Ask an Estate Law Question, Get an Answer ASAP!
Thank you for your question. Although I am an attorney, I cannot represent you. However, I will give you the most thorough information. Although it is a good idea to have your will drawn up by someone familiar with the law, this is not a legal requirement. Someone can draw up their own will. Here is a link to the Virginia State Bar, who provides a publication that gives more information and pamphlets on wills.
Does this apply even if I am a G4 visa holder and has a will in my own country already?
Yes. If you plan to rely on the will that you have in your own country, it may help to ensure that you understand the requirements for wills to be admitted into probate in Virginia. Although a will may be valid in one country, it may not be valid in another or there may be steps you need to take to have the will recognized in Virginia as is.
Ok, I want to just have everything I own here go into my estate in my home country, and then the home country provisions apply, and the home country's executor of my estate. Is this possible?
This is definitely possible.
so then my will here should simply say "pay everything I own in the US into my South Afircan estate"...something simple like that?
I cannot advise you on what to write. However, it may be possible for you to attach a statement explaining your intention for your South African will to be upheld. Some states even allow you to register your will with the Secretary of State's office.
ok thanks. Sounds like I do need a lawyer.
Not necessarily if you are willing to put the effort and energy into researching these concepts yourself. It is really a matter of personal preference.
I don't have the money to pay a lawyer. I just don't understand what the contents of my will should be given that I basically want my estate here to go to my South African estate. I own property in both countries.
where could I researhc this?
I understand. I gave you one link. You may contact the State Bar to see if they have any more information through their Trusts and Estates Department. Nolo can be a great source of information. Your local legal aid can also be a great source of information. You may not even need to speak to anyone, many of these entities provide free literature.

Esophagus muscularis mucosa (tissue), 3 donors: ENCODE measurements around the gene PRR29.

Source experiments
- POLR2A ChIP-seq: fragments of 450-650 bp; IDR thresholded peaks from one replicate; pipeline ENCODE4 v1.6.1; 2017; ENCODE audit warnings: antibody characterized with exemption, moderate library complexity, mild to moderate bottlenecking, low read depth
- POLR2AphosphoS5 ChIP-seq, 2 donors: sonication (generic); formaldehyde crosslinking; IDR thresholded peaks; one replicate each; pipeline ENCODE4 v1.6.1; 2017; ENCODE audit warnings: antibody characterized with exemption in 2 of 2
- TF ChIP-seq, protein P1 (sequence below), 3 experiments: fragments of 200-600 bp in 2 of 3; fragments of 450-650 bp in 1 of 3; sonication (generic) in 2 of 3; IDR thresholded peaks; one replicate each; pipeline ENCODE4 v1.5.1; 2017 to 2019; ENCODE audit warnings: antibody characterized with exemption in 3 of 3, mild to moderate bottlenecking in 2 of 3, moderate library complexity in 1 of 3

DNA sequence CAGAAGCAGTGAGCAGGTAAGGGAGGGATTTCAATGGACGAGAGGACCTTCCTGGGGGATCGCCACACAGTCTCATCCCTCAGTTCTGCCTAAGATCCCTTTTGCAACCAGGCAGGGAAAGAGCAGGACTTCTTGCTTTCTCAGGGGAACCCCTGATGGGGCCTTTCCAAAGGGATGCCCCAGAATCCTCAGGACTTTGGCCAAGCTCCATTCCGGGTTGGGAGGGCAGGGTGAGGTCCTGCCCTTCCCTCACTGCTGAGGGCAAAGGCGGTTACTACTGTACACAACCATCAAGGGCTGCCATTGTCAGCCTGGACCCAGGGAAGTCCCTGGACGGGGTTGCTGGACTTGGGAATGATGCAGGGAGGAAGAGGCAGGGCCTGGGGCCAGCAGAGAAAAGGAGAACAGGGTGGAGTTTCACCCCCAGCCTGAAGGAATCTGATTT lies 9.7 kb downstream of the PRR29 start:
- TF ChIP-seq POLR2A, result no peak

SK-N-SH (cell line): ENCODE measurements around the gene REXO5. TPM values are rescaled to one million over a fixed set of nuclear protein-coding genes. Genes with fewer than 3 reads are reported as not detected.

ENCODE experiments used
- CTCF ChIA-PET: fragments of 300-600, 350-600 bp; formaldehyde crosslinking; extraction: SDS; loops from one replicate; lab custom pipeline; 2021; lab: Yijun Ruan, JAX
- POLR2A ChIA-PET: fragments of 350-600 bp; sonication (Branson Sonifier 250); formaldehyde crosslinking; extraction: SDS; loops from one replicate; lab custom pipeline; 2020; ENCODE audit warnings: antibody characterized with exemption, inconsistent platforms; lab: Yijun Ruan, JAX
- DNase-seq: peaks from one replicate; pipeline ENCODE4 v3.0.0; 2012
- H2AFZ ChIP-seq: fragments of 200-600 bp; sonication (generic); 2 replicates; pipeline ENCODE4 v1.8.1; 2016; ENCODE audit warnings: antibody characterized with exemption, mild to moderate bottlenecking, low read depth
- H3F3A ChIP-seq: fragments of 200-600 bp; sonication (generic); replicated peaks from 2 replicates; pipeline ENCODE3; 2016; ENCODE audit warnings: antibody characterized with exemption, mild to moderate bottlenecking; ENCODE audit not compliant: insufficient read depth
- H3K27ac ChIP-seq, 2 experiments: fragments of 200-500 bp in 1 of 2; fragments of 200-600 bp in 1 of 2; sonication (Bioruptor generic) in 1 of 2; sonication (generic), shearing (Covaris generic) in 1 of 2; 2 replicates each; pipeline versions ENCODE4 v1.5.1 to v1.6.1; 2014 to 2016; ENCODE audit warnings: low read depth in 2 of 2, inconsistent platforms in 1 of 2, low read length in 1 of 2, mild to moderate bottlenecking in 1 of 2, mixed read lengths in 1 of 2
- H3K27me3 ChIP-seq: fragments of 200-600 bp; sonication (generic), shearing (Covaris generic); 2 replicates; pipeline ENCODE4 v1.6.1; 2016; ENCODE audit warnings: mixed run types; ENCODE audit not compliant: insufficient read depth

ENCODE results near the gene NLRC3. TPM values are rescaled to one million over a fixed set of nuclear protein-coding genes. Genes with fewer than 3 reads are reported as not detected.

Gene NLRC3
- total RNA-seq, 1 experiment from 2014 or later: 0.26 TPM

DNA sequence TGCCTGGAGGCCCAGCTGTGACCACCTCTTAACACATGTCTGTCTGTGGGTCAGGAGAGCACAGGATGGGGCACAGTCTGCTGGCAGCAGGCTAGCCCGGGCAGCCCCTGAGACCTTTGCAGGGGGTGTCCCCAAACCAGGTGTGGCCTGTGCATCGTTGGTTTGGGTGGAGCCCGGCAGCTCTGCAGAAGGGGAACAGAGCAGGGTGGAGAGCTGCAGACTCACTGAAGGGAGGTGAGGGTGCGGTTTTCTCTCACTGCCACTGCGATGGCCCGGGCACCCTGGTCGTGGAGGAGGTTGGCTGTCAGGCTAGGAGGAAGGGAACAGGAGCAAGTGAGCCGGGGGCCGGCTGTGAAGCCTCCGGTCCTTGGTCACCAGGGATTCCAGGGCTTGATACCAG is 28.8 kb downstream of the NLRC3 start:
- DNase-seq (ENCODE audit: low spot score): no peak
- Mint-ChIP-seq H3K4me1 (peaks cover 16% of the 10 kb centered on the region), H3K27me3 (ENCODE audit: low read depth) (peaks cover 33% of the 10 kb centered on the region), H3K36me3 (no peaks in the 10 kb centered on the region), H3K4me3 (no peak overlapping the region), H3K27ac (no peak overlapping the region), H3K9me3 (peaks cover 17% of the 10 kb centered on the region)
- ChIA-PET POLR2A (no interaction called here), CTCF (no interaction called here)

thanks! great info.
Also, if you have specific questions about what you are reading, you are welcome to come back and ask us general questions. Although we cannot address the specifics of your will, we can provide general information.
I understand. This has set me on the right path thanks. Have to go now.
Please remember to his "ACCEPT" before you go. Have a great day!
DISCLAIMER: Answers from Experts on JustAnswer are not substitutes for the advice of an attorney. JustAnswer is a public forum and questions and responses are not private or confidential or protected by the attorney-client privilege. The Expert above is not your attorney, and the response above is not legal advice. You should not read this response to propose specific action or address specific circumstances, but only to give you a sense of general principles of law that might affect the situation you describe. Application of these general principles to particular circumstances must be done by a lawyer who has spoken with you in confidence, learned all relevant information, and explored various options. Before acting on these general principles, you should hire a lawyer licensed to practice law in the jurisdiction to which your question pertains.
The responses above are from individual Experts, not JustAnswer. The site and services are provided “as is”. To view the verified credential of an Expert, click on the “Verified” symbol in the Expert’s profile. This site is not for emergency questions which should be directed immediately by telephone or in-person to qualified professionals. Please carefully read the Terms of Service (last updated February 8, 2012).